Possible questions to consider regarding each case:
- Is / would a minimum age in this scenario be in the child’s best interests? And if so, how?
- Whose rights need to be considered and what are those rights?
- What is the responsibility of the State in this scenario?
Case study A: Child labour and compulsory education
Ernesto is a 14-year-old boy from Bolivia who works at a bakery. His family income is low, so he wants to help financially. He goes to school like a regular student, and enjoys being among his friends, but his grades are average and he gets bored in class. He is over the legal age to be employed by others, but his salary is lower than the national minimum wage - though he does not complain about this out of fear that he will lose his job. Ernesto works around four hours every day - under the six-hour maximum legally allowed for over-14s. By the end of the day he’s very tired, and does not always have the energy to do his homework. Ernesto wants to run his own bakery when he’s older and has more experience.
Case study B: Hormone therapy and sex reassignment
Tom is an 8-year-old who was born a girl, but has identified as a boy from a young age. A psychologist has confirmed he has gender identity disorder, and he has been living as a boy full time for a year and a half. With regard to treatment, Tom has only received psychological support, but he wants to start hormone therapy before the onset of puberty. However the treatment, which is fully reversible, is only available once a person has reached puberty, and parental consent is required. In Tom’s case, his parents are fully supportive of his wishes. Sex reassignment surgery, which is irreversible, is only available to over-18s, and only after a person have lived in their chosen gender identity full time for at least a year. In some countries, however, surgery has been approved by courts for 16- and 17-year-olds.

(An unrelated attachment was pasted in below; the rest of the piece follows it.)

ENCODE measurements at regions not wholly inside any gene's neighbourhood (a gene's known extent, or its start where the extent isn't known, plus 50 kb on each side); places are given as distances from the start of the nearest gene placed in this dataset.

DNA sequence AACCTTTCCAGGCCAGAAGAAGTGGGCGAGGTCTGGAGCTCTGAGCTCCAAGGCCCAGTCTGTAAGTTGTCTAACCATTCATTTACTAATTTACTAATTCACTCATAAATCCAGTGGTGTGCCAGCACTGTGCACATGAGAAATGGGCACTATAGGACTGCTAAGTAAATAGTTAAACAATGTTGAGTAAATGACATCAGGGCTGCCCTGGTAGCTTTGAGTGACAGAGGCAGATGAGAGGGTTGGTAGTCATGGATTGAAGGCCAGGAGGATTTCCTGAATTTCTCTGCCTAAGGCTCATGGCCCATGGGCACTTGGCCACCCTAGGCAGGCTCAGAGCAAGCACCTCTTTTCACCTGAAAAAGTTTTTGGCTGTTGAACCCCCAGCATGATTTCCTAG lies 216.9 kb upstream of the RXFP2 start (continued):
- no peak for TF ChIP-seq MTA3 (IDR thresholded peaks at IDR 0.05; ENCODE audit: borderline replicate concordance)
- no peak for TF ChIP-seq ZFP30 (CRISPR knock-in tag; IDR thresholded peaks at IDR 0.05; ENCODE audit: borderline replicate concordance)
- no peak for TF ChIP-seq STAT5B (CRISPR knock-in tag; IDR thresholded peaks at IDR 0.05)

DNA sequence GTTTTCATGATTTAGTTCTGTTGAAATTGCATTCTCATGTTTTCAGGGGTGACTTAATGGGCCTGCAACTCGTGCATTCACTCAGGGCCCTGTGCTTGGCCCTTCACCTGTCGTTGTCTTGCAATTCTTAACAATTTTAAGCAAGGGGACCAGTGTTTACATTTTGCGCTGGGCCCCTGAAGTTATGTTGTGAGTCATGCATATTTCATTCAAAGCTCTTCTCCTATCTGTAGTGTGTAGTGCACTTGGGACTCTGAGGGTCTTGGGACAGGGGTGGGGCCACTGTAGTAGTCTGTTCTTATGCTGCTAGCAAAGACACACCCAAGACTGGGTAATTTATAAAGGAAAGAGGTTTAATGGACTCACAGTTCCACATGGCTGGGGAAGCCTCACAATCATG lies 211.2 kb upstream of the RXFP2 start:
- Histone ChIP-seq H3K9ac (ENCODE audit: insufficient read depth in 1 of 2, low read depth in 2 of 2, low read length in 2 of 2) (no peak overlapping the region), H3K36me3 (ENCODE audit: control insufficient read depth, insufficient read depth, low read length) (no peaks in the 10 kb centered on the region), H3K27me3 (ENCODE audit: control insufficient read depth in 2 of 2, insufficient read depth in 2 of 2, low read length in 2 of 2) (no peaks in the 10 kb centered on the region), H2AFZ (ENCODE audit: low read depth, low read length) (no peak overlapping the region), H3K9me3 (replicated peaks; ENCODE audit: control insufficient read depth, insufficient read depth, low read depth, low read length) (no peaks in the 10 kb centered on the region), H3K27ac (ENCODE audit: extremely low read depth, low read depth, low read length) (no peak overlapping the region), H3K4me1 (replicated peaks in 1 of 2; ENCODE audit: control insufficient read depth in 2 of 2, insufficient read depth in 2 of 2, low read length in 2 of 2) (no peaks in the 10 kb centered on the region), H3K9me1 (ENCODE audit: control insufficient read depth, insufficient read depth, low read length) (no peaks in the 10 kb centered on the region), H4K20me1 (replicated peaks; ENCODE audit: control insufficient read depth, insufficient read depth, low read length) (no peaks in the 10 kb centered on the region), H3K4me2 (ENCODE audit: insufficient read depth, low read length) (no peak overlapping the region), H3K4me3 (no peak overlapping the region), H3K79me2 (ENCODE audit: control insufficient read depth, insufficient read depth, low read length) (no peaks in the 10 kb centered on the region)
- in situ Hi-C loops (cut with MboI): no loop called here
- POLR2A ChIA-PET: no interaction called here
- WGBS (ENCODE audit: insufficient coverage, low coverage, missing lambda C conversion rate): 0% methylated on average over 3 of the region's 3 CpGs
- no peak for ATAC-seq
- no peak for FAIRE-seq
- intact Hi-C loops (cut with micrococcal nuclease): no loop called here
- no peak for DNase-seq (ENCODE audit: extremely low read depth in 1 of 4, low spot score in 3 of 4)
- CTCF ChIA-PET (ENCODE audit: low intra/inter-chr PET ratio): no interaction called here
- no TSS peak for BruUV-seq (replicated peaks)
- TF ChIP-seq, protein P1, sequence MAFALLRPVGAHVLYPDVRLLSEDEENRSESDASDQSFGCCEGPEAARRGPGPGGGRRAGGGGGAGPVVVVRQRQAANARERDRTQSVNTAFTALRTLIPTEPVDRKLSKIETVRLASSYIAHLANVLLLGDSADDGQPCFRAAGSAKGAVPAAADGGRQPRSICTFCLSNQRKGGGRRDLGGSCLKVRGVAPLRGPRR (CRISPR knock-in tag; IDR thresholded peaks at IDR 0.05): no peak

Case study C: Autonomy in health matters
Mariko is a 12-year-old girl from Japan who was diagnosed with leukaemia three months ago. After receiving chemotherapy and being in remission for a month, the cancer returned, and she is receiving treatment again. From the start of her chemotherapy, Mariko has maintained she does not want the treatment because it makes her feel very sick and weak. She understands that people can die of cancer, as one other girl on the ward died not long ago. Mariko’s parents hate seeing her suffer, but the doctors insist that chemo offers the best chance of survival, yet it is not clear at this stage if the treatment will defeat the cancer.
Case study D: Access to reproductive health services
Sarah is a 14-year-old who wants to freeze her eggs. Her older sister and their mother are both unable to have children of their own as a result of ovarian cancer. Assuming that she is also at risk of reduced fertility, Sarah wants to keep her options open for the future. She read about egg collection services on the internet and knows they incur a high cost. The procedure is limited to women aged under 44 years, but it is not clear if egg freezing is available to under-18s. Sarah’s mother is apprehensive about her daughter going through the procedure or whether it is worth the cost.